Christmas goodies and side dishes

Cooking with Cathie

Cathie CampbellDecember 13, 2012 

When I was a kid (Oh boy, here we go, another trip down Memory Lane!), some of the common holiday treats were candied citrus peels and sugared walnuts or pecans.

For my family, it was more likely to be walnuts because there were a lot of walnut trees on my grandparent's ranch. And at least one orange tree. There were lemon trees, too, but I only remember the candied orange peels.

I learned how to make the candied peels and nuts because I wanted to recreate my Nana's tradition of preparing trays of homemade goodies to give away to family. She had lots of special cookies and even popcorn balls. Maybe even fruitcake slices, if I remember correctly. I am baking my third 5-pound fruitcake as I type this. I will give some of my fruitcake treasure away, but most is staying home!

Now onto getting ready for the big Christmas Day dinner. Everyone loves a holiday feast, and sometimes all the attention isn't reserved for the main dish, such as a turkey, ham or roast. More often than not, it's the side dishes that attract a lot of ohhs and ahhs and second helpings.

I used to serve only the same things, wanting to make holiday meals strictly traditional. But being that I am almost constantly immersed in collecting, creating and testing recipes, I love to find room for new ones to add to the holiday table.

Some people like to serve crab at Christmas time, and I must admit that if I ever try that, I won't care all that much for the side dishes. I love crab that much! But alas, crab isn't on the menu this year. I am not even sure what I am going to fix, but perhaps a pork loin roast.

No matter what is going to be the star of your holiday feast, I'm sure you will serve some tasty side dishes, so I'm also including a few of those ideas if you are looking for something different. Let the parade of Christmas goodies begin!

Candied citrus peels

  • 2 grapefruits, 3 oranges or 4 lemons
  • 4 cups water
  • 4 cups sugar, plus more for rolling
  1. Using a paring knife, make 6 cuts along curve from top to bottom of each citrus fruit, cutting through peel but not into the fruit. Carefully remove peel, saving the fruit for another use. Slice each piece of peel into 1/4 -inch wide strips. Cut away any excess pith (the spongy white part) from each strip of peel and discard.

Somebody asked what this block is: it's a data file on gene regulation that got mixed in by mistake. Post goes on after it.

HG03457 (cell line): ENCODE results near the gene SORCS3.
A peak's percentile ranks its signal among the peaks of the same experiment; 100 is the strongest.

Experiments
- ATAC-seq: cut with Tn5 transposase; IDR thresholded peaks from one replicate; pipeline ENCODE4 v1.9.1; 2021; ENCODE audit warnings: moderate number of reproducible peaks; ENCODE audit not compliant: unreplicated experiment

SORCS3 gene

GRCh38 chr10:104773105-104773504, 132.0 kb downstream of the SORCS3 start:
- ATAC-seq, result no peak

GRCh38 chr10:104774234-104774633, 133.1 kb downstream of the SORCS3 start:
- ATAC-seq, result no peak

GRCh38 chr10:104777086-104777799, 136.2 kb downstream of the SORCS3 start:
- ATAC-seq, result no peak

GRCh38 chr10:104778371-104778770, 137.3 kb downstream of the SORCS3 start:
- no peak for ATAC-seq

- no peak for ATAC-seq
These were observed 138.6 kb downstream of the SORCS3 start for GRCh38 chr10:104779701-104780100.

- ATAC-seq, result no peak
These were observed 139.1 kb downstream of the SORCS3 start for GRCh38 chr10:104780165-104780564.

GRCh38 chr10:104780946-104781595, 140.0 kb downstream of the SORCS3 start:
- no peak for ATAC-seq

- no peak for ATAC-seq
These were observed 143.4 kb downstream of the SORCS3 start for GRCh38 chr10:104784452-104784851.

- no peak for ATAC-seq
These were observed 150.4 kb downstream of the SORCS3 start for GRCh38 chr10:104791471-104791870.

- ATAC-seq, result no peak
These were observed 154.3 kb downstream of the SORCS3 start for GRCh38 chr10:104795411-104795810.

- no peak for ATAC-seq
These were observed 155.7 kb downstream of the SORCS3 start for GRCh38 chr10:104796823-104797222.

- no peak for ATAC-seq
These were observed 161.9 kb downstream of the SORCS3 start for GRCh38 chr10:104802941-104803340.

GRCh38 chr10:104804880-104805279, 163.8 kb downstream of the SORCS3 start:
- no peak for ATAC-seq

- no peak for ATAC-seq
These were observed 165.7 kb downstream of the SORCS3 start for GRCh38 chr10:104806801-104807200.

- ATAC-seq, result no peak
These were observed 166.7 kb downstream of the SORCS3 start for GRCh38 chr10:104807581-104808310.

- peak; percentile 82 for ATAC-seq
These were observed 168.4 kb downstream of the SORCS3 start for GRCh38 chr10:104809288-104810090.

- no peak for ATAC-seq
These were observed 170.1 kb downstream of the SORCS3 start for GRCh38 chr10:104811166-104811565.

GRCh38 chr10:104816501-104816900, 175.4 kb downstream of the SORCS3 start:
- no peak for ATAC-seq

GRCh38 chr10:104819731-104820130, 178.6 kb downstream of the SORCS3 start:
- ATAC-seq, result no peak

2. Place strips in a large saucepan and cover with cold water (not the measured water in the recipe, but just extra water). Bring to a boil, then drain. Repeat twice.
  3. Bring the 4 cups water and sugar to a boil, stirring occasionally until the sugar dissolves. Stop stirring and wash down the sides of the pot with a wet pastry brush to prevent sugar crystals from forming. Add strips to boiling syrup, reduce heat to medium-low and simmer gently until strips are translucent, about 1 hour. Remove from heat and let strips cool in syrup. At this point, the strips in syrup will keep, covered, in the refrigerator for about three weeks.
  4. Using a slotted spoon, transfer strips to a wire rack placed on a rimmed baking sheet. Wipe off excess syrup with paper towels, then roll strips in sugar. Arrange in a single layer on a wire rack and allow to dry for at least 30 minutes. Makes about 2 1/2 cups.

Holiday citrus peel

The corn syrup in this recipe is supposed to prevent sugar crystals from forming when you make the syrup. Works for me!

  • Peels from 3 oranges, 2 grapefruits or 6 lemons
  • 1 cup sugar
  • 3 tablespoons corn syrup
  • 3/4 cup water
  1. Remove the inner pith. Cut the cleaned peel into strips.
  2. Blanch the peel in salted boiling water for 15 to 20 minutes. Empty and blanch again in fresh water for 15 minutes. Blanching serves two purposes: it tenderizes and takes away bitterness. It also changes the cellular structure so that the sugar will be accepted into the peel.
  3. Bring the sugar, corn syrup and water to a boil. Add the blanched peel. Simmer until the peel is translucent. This will take about 30 minutes. Remove from heat and let sit overnight in the sugar syrup.
  4. The next day, reheat the sugar syrup before removing the peel. Drain the peel on a rack and let sit for a day to dry.
  5. Toss the peel in granulated sugar. It is now ready to use or it can be dipped in tempered chocolate, if desired.

Candied walnuts

I skip the roasting part of this recipe. Unless you are using what I call "green" walnuts fresh from a tree and they haven't dried yet, I don't see a need for the roasting.

  • 1 pound walnut halves
  • 1 cup sugar
  • 2 teaspoons cinnamon (or desired amount)
  • 1/4 teaspoon salt
  • 6 tablespoons milk (I like to use evaporated milk)
  • 1 teaspoon vanilla extract
  1. Preheat oven to 350. Spread nuts in a single layer over a baking sheet. Roast for approximately 8 to 10 minutes, or until the nuts start to turn brown and the smell of roasting nuts fills the kitchen.